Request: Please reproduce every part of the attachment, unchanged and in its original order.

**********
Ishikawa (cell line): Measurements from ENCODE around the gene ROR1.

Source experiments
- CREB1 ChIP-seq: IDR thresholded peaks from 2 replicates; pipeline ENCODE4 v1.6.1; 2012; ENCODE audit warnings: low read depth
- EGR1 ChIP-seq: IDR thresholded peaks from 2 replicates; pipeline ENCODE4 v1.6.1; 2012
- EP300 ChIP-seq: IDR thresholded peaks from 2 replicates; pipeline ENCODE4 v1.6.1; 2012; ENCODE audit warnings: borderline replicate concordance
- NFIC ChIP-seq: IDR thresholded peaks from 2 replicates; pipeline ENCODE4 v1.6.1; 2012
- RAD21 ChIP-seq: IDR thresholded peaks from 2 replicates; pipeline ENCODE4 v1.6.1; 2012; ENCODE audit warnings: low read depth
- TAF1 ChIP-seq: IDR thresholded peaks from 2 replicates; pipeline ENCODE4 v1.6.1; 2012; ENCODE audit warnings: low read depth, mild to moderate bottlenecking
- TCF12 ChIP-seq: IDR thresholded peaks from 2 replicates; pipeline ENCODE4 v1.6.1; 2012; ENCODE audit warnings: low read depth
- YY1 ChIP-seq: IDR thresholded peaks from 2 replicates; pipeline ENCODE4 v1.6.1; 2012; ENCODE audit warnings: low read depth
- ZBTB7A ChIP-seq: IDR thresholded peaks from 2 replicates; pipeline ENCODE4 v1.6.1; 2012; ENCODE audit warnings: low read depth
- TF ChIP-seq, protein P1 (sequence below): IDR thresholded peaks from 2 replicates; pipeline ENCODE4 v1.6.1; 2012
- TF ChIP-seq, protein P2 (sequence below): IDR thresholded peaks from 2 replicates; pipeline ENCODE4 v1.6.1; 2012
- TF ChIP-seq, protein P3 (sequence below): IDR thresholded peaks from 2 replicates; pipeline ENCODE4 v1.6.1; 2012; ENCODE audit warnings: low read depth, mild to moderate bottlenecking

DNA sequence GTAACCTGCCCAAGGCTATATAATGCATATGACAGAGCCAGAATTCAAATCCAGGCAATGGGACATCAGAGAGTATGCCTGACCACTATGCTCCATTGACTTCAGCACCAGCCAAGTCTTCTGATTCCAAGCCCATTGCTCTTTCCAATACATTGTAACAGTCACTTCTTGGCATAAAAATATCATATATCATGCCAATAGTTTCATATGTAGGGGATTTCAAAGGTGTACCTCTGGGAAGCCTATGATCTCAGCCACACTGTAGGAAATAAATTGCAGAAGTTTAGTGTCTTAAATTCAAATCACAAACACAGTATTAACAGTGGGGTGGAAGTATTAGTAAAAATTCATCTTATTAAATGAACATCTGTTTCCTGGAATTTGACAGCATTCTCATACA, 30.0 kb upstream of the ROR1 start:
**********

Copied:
Ishikawa (cell line): Measurements from ENCODE around the gene ROR1.

Source experiments
- CREB1 ChIP-seq: IDR thresholded peaks from 2 replicates; pipeline ENCODE4 v1.6.1; 2012; ENCODE audit warnings: low read depth
- EGR1 ChIP-seq: IDR thresholded peaks from 2 replicates; pipeline ENCODE4 v1.6.1; 2012
- EP300 ChIP-seq: IDR thresholded peaks from 2 replicates; pipeline ENCODE4 v1.6.1; 2012; ENCODE audit warnings: borderline replicate concordance
- NFIC ChIP-seq: IDR thresholded peaks from 2 replicates; pipeline ENCODE4 v1.6.1; 2012
- RAD21 ChIP-seq: IDR thresholded peaks from 2 replicates; pipeline ENCODE4 v1.6.1; 2012; ENCODE audit warnings: low read depth
- TAF1 ChIP-seq: IDR thresholded peaks from 2 replicates; pipeline ENCODE4 v1.6.1; 2012; ENCODE audit warnings: low read depth, mild to moderate bottlenecking
- TCF12 ChIP-seq: IDR thresholded peaks from 2 replicates; pipeline ENCODE4 v1.6.1; 2012; ENCODE audit warnings: low read depth
- YY1 ChIP-seq: IDR thresholded peaks from 2 replicates; pipeline ENCODE4 v1.6.1; 2012; ENCODE audit warnings: low read depth
- ZBTB7A ChIP-seq: IDR thresholded peaks from 2 replicates; pipeline ENCODE4 v1.6.1; 2012; ENCODE audit warnings: low read depth
- TF ChIP-seq, protein P1 (sequence below): IDR thresholded peaks from 2 replicates; pipeline ENCODE4 v1.6.1; 2012
- TF ChIP-seq, protein P2 (sequence below): IDR thresholded peaks from 2 replicates; pipeline ENCODE4 v1.6.1; 2012
- TF ChIP-seq, protein P3 (sequence below): IDR thresholded peaks from 2 replicates; pipeline ENCODE4 v1.6.1; 2012; ENCODE audit warnings: low read depth, mild to moderate bottlenecking

DNA sequence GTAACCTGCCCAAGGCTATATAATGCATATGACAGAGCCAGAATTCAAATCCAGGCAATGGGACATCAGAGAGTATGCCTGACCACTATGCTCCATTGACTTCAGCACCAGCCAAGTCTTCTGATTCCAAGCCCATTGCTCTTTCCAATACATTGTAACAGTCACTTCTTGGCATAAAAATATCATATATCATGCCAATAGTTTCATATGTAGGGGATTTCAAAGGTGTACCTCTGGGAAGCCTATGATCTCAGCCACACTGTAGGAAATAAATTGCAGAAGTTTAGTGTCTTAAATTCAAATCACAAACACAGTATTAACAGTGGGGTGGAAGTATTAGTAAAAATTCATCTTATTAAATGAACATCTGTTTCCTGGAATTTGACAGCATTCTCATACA, 30.0 kb upstream of the ROR1 start: